Pb+2S=C~% +> s=c” P< _Cc=s
N=N-CGHs Medium \N=N N-N
| | Hu
CoHs CeHs
Lead Dithizone (Lead- dithizonate complex)
Violet colour

Test sample

Standard compound

1.A known quantity of sample solution is

transferred in a separating funnel

1.A standard lead solution is prepared
equivalent to the amount of lead permitted in

the sample under examination

2.Add 6ml of ammonium citrate 2.Add 6ml of ammonium citrate

3.Add 2 ml of potassium cyanide and 2 ml [3.Add 2 ml of potassium cyanide and 2 ml of

lof hydroxylamine hydrochloride hydroxylamine hydrochloride

4. Add 2 drops of phenol red 4. Add 2 drops of phenol red

5.Make solution alkaline by adding 5.Make solution alkaline by adding ammonia
ammonia solution. solution.

6. Extract with 5 ml of dithizone until it 6. Extract with 5 ml of dithizone until it becomes

becomes green green

7.Combine dithizone extracts are shaken for |7.Combine dithizone extracts are shaken for 30
30 mins with 30 ml of nitric acid and the mins with 30 ml of nitric acid and the

chloroform layer is discarded chloroform layer is discarded

8.To the acid solution add 5 ml of standard |8.To the acid solution add 5 ml of standard

dithizone solution dithizone solution
9. Add 4 ml of ammonium cyanide 9.Add 4 ml of ammonium cyanide
10.Shake for 30 mins 10.Shake for 30 mins
11.Observe the color 11.Observe the color

The intensity of the color of complex, is depends on the amount of lead in the solution. The color produce
in sample solution should not be greater than standard solution. If color produces in sample solution is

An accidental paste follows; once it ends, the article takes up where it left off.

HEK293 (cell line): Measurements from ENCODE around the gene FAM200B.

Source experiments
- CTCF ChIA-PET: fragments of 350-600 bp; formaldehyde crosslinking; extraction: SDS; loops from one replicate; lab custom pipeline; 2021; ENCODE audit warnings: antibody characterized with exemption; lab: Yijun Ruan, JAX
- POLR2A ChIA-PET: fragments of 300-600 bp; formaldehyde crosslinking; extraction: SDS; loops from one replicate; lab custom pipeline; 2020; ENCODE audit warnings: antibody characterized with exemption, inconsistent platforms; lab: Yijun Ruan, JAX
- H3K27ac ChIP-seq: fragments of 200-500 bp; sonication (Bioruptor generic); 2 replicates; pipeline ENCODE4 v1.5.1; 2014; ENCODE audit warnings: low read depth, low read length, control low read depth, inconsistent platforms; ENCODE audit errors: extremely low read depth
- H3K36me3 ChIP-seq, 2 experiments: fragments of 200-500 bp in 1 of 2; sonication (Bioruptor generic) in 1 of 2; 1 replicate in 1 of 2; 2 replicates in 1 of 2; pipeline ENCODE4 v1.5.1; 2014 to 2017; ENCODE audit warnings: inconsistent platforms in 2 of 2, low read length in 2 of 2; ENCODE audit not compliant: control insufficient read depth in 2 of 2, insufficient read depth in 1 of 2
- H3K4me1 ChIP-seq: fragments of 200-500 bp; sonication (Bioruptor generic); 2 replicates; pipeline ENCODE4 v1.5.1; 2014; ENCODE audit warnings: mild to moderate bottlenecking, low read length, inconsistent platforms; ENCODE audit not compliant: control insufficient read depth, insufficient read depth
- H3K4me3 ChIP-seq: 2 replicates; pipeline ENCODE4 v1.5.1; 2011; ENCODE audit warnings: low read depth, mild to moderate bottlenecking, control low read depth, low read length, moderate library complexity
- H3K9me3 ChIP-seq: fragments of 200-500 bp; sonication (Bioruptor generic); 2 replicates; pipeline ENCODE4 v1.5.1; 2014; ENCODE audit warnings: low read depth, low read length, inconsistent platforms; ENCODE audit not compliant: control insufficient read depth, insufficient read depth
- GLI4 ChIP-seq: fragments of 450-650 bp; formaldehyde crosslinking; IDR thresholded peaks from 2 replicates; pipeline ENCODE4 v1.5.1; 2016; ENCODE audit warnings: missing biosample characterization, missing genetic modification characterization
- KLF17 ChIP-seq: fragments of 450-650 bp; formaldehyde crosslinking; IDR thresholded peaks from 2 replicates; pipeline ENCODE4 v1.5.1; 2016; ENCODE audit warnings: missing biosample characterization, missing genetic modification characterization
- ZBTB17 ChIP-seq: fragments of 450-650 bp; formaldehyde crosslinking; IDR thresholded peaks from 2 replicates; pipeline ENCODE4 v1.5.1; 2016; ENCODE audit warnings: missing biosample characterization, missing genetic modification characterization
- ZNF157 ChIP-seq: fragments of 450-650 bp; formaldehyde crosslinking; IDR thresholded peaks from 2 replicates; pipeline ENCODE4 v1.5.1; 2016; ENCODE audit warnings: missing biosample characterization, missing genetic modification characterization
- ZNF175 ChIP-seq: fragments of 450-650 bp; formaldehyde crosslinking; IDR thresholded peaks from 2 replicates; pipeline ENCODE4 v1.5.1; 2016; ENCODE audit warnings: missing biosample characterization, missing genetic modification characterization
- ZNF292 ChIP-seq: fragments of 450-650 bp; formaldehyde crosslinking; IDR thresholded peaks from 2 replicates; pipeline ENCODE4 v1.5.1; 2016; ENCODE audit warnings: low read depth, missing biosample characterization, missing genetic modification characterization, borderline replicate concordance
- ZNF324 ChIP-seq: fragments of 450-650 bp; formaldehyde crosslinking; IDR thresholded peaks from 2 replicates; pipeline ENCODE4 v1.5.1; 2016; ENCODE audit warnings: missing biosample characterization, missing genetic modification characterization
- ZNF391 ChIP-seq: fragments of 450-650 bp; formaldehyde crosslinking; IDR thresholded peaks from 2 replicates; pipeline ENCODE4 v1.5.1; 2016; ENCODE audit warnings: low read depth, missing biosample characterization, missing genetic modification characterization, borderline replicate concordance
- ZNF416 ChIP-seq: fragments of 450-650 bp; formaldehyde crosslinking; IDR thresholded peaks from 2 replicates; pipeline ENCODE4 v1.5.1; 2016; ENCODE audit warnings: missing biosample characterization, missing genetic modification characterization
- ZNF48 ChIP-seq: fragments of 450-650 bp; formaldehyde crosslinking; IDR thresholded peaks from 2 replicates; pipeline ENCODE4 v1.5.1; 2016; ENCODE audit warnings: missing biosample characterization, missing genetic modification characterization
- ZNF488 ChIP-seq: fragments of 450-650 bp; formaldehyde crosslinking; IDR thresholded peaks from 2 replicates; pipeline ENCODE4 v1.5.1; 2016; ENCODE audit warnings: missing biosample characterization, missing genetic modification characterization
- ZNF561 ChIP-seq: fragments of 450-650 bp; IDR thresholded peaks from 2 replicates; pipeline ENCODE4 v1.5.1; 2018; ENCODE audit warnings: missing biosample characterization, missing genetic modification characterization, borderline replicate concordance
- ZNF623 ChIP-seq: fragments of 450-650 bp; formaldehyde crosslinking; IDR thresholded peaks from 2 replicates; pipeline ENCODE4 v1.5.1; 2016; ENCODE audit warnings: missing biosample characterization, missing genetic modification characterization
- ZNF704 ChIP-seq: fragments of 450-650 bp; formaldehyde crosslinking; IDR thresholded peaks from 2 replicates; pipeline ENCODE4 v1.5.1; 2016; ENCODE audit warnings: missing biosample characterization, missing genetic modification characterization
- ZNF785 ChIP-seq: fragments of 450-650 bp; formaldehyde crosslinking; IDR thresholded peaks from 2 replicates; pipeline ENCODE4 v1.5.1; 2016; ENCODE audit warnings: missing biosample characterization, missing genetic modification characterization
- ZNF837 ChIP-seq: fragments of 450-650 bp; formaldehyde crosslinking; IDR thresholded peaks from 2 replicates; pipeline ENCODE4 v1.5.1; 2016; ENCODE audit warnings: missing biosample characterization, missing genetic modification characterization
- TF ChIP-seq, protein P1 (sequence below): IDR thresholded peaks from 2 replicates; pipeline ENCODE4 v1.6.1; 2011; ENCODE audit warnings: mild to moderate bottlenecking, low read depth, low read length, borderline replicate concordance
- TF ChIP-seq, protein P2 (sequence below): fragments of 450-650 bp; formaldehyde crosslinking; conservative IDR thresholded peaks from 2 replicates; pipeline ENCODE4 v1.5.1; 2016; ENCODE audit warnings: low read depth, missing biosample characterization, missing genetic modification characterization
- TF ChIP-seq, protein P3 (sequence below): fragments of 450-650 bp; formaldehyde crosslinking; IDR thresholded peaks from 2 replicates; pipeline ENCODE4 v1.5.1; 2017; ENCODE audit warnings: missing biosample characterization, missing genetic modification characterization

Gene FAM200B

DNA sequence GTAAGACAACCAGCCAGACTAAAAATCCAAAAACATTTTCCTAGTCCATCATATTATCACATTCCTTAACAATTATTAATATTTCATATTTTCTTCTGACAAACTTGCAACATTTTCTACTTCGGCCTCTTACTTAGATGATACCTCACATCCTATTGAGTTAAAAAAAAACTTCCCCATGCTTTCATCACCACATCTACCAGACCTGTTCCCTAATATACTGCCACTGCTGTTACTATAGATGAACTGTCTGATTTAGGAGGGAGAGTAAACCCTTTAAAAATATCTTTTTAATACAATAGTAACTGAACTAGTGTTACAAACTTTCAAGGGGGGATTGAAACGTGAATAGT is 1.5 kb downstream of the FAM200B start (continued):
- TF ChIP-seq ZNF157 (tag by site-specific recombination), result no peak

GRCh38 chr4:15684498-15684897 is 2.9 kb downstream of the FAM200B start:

less than the standard solution, the sample will pass the limit test of lead and vice versa.


Ammonium citrate, potassium cyanide, hydroxylamine hydrochloride is used to make pH optimum so
interference and influence of other impurities have been eliminated.
Phenol red is used as indicator to develop the color at the end of process
Lead present as an impurities in the substance, gets separated by extracting an alkaline solution with a

dithizone extraction solution.


The test substance is dissolved in hydrochloric acid or an aqueous solution or extract is
acidified. The arsenic present in the sample is converted to either arsenious acid ( trivalent ) or
arsenic ( pentavalent ). Then it is further treated with a reducing agent such as stannous chloride

or sulphurous acid. All the arsenic acid present is reduced to arsenious acid.

The arsenious acid is further reduced to arsine by nascent hydrogen produced by the

action of granulated zinc and hydrochloric acid.

When arsine comes into contact with dry paper saturated with mercuric chloride it
produces a yellow or brown stain. The intensity of the stain is compared by daylight with
standard stain which is similarly and simultaneously prepared by taking a specified quantity of

standard dilute arsenic solution in place of the substance. This test is modified Gutzeit test.

/ 3+ ————————- H3ASO3 ( Arseneous acid)
\ 5+ –n———2————- H3ASOsg (Arsenic acid)
H3ASO4_ ——————– H3ASO3 ( Arseneous acid )
Sncb/ Hel
H3ASO3 — ——————– H3AS ( Arsine gas) + H2O0
Znclz / Hcl


2H3AS + Hgcly —————— Hg + Fp

\ ASH: